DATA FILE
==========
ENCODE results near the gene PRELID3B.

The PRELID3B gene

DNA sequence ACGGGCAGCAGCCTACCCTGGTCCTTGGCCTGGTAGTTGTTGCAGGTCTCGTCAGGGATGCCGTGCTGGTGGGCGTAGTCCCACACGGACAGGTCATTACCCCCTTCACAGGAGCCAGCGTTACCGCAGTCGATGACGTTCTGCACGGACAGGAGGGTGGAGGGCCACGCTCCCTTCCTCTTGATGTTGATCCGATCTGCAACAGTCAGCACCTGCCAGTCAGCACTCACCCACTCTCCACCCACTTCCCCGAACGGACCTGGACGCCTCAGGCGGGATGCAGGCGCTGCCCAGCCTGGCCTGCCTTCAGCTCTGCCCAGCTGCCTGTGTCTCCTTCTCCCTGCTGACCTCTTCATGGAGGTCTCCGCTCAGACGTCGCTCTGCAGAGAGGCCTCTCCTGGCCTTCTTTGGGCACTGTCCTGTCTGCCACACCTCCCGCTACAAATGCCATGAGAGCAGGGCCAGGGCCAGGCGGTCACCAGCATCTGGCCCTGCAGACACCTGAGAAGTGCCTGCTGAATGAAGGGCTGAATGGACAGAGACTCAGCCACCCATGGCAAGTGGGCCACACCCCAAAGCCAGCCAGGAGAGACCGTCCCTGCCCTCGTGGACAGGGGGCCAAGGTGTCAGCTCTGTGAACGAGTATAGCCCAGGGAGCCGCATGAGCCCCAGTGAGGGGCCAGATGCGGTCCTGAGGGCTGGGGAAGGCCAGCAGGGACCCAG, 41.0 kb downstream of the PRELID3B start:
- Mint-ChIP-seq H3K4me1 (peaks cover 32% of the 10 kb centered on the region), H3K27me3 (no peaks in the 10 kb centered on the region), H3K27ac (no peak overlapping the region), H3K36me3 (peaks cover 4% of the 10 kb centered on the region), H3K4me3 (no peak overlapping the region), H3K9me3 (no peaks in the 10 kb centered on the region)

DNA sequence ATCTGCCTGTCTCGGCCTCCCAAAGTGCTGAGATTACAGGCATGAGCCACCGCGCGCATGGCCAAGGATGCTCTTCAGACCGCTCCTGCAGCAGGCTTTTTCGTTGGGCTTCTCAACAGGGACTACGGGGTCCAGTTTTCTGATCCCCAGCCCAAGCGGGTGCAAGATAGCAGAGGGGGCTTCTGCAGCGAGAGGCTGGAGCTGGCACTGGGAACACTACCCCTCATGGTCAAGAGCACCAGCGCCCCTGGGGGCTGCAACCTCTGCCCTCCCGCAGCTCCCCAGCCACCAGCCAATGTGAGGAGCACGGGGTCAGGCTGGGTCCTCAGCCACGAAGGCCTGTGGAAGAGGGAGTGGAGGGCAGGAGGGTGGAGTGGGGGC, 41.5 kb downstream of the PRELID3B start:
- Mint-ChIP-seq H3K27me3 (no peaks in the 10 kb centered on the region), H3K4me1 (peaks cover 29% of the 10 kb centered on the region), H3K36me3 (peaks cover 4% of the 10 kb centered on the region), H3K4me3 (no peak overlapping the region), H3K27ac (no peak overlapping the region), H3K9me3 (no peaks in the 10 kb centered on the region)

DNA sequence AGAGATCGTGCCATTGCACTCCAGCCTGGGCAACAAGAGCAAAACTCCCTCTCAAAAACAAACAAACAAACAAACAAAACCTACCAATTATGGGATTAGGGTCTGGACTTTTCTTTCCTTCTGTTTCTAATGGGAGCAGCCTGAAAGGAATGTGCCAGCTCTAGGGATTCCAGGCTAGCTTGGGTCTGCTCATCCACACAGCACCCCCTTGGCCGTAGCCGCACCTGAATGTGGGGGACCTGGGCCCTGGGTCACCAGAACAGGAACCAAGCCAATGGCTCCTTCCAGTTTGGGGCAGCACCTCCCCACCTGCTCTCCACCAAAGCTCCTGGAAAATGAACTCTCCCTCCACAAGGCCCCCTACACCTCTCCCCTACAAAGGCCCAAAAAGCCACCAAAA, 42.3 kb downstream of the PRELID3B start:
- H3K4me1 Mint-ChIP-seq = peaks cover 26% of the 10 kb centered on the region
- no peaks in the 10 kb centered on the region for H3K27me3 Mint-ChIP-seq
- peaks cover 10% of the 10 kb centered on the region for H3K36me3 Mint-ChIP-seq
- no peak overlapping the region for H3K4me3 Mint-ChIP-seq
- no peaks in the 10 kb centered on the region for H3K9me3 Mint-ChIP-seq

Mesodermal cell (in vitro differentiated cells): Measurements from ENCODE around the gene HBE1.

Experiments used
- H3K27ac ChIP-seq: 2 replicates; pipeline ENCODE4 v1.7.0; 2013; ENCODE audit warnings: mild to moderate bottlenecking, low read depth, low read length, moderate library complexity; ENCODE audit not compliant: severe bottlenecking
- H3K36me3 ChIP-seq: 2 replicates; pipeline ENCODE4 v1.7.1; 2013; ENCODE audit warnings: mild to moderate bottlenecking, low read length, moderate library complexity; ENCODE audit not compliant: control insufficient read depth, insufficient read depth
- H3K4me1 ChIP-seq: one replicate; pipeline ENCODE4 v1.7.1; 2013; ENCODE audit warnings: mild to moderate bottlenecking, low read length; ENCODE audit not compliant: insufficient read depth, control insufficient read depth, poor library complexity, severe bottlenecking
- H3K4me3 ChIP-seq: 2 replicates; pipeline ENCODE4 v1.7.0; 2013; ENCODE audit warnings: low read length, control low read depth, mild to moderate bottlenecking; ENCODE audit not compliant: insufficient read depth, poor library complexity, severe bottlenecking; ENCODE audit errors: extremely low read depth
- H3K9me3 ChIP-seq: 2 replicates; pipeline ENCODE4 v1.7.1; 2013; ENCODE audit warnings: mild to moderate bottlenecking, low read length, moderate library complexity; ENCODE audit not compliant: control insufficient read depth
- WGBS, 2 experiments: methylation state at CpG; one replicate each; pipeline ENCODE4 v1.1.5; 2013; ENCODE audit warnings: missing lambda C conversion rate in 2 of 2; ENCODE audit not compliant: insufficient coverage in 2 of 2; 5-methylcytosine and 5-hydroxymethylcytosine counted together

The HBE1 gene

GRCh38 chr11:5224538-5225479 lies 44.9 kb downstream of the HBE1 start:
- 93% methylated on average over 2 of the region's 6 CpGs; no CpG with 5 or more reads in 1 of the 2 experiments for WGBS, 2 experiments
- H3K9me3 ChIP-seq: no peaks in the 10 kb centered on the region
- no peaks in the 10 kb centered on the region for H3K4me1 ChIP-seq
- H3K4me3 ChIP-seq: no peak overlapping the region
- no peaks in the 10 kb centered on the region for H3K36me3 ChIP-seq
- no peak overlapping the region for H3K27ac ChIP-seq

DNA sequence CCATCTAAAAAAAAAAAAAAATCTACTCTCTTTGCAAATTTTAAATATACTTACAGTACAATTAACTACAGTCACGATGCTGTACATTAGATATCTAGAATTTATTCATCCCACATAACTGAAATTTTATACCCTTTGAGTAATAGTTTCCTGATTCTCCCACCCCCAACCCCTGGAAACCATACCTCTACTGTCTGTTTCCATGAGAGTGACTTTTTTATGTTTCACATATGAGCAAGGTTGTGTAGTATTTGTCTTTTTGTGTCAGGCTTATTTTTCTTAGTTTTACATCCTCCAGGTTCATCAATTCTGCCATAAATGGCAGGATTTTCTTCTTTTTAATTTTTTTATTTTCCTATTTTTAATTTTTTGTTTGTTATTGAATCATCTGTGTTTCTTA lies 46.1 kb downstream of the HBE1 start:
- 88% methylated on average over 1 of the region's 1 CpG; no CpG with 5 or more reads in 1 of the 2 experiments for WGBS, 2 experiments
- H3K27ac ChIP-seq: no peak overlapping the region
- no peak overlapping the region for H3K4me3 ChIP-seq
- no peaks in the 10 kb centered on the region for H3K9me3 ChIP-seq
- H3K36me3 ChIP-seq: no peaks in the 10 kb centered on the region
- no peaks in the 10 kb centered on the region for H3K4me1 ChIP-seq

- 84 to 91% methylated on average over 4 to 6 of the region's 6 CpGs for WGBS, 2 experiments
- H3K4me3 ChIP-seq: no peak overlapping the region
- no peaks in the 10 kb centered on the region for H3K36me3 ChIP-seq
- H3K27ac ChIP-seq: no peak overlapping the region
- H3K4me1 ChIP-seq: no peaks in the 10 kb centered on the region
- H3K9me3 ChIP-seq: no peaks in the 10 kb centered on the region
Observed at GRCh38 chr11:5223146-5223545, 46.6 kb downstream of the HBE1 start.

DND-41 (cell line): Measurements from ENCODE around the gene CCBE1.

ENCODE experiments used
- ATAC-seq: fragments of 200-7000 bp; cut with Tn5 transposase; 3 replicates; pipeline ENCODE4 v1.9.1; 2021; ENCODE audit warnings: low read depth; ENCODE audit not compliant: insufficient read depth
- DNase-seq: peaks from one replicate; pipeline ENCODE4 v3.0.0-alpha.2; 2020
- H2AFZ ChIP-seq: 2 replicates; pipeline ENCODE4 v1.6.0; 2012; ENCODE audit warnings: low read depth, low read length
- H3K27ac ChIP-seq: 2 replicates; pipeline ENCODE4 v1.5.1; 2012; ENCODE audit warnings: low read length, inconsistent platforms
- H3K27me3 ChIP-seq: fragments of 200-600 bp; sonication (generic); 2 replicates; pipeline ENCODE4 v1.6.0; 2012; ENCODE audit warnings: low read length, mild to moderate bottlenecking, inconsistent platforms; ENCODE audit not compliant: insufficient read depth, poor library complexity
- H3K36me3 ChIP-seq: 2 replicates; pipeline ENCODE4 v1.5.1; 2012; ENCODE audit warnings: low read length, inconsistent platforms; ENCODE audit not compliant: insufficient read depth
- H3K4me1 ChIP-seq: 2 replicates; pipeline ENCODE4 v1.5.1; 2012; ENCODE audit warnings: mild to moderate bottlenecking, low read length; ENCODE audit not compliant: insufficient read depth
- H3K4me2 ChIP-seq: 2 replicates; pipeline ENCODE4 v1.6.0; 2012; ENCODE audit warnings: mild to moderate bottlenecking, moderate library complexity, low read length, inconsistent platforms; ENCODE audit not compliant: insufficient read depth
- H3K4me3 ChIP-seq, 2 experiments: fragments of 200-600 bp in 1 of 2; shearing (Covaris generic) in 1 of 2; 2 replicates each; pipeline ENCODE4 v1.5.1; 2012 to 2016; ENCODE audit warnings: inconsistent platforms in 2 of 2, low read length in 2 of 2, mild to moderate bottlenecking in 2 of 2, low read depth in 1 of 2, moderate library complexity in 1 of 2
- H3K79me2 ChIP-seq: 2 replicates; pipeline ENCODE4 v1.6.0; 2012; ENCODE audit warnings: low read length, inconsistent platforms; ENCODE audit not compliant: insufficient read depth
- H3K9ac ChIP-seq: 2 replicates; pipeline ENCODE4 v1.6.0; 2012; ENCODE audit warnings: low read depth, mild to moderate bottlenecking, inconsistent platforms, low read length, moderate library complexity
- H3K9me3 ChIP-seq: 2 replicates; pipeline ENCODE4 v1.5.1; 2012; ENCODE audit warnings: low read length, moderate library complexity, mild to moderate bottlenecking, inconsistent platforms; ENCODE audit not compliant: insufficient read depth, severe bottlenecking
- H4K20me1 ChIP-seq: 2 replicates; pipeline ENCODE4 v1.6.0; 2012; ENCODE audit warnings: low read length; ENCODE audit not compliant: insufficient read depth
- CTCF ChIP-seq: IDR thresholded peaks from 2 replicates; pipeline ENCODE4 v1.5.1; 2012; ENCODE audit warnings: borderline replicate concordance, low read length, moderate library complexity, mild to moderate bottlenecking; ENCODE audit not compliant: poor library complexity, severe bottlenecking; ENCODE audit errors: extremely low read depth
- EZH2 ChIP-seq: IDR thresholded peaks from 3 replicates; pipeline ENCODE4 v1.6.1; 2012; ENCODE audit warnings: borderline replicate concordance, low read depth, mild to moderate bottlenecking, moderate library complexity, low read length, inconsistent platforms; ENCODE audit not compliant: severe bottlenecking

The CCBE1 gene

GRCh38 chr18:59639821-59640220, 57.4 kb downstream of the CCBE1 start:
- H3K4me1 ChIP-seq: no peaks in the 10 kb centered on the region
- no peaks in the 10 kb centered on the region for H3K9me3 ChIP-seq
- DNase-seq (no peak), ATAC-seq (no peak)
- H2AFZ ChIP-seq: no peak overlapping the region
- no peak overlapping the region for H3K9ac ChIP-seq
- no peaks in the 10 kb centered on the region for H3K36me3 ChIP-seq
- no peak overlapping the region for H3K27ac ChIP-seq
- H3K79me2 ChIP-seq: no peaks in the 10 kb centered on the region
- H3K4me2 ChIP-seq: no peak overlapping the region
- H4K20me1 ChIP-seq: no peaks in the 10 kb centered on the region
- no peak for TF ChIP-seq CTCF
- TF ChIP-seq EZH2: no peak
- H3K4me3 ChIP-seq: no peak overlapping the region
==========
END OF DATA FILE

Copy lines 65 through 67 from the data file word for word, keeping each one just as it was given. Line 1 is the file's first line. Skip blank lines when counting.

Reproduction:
- H2AFZ ChIP-seq: no peak overlapping the region
- no peak overlapping the region for H3K9ac ChIP-seq
- no peaks in the 10 kb centered on the region for H3K36me3 ChIP-seq